European leaders urge Serbia to 'de facto' recognise Kosovo

FILE PHOTO: European Union flags fly outside the EU Commission headquarters in Brussels

BRUSSELS (Reuters) -The leaders of France, Germany and Italy called on Serbia on Friday to "deliver on de-facto recognition" of Kosovo, which declared independence in 2008 but which Belgrade has continued to regard as its province.

In a statement the day after holding talks with both sides, French President Emmanuel Macron, German Chancellor Olaf Scholz and Italian Prime Minister Giorgia Meloni said it was time for the Balkan neighbours to deliver on previous commitments.

Their move follows growing international concerns that the former wartime foes could return to open conflict following a series of violent incidents in recent months.

Much of the tension has focused on northern Kosovo, where ethnic Serbs form a majority. The rest of Kosovo is overwhelmingly ethnic Albanian.

In their statement, Macron, Scholz and Meloni repeated longstanding calls for Kosovo Prime Minister Albin Kurti to establish an association of Serb-majority municipalities in the north, giving local Serbs a degree of self-government.

Serbia and Kosovo have spent years talks mediated by the European Union to normalise their relations. As that process has stalled, leaders of the EU's three biggest countries have become increasingly involved in trying to get relations back on track.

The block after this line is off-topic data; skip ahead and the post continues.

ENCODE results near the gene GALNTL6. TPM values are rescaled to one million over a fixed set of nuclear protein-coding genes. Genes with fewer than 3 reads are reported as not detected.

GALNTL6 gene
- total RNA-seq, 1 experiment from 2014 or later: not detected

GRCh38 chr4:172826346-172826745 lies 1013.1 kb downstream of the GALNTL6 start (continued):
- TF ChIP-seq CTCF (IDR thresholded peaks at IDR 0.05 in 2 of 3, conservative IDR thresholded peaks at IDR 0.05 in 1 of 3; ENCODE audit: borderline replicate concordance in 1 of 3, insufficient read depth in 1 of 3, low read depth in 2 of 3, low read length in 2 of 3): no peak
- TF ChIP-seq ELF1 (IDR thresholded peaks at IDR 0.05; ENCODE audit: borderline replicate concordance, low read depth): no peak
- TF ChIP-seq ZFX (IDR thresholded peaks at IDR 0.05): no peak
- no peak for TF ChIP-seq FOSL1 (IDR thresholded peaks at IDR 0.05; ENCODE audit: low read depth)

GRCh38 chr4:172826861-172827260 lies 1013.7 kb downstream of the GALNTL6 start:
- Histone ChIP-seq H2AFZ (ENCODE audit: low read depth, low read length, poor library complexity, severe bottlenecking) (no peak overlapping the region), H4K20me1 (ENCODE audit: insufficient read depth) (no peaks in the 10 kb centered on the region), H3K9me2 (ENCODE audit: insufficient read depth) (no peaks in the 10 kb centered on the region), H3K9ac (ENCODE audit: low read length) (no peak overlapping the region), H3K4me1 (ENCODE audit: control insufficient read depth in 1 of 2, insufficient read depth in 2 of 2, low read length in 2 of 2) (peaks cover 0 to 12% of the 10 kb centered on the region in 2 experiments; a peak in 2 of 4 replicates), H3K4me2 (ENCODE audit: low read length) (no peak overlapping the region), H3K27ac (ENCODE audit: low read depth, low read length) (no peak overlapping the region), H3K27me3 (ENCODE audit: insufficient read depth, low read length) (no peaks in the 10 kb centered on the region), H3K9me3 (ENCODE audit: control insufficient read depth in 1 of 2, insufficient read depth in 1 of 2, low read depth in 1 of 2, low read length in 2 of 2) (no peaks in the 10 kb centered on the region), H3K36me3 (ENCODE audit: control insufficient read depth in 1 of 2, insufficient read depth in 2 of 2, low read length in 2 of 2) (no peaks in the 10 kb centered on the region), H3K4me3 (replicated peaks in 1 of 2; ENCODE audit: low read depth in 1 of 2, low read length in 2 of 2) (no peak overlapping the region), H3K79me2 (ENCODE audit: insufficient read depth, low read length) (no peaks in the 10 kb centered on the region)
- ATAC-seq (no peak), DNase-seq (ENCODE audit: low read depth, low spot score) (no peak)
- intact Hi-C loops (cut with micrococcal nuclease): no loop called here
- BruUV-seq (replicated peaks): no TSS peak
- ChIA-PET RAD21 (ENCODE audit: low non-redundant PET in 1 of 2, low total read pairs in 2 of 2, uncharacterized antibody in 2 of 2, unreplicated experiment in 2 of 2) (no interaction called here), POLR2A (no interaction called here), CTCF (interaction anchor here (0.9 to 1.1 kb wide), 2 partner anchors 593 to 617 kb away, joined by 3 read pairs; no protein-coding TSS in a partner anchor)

While the EU has previously shied away from the politically sensitive question of de facto recognition of Kosovo, the three leaders made clear that was what they expected from Serbia, putting pressure on Serbian President Aleksandar Vucic.

"We call on Kosovo to launch the procedure to establish the Association of Serb-Majority Municipalities in Kosovo as prescribed in the draft Statute, and on Serbia to deliver on de-facto recognition," the statement said.

Vucic has previously said he will neither formally nor informally recognise Kosovo.

But both Serbia and Kosovo aspire to join the EU one day and the bloc has insisted that the two will need to settle their differences before they can become members.

"Without progress in normalising relations, both sides risk missing important opportunities," the three leaders said.

(Reporting by Andrew Gray and Angelo Amante;Editing by Alistair Bell)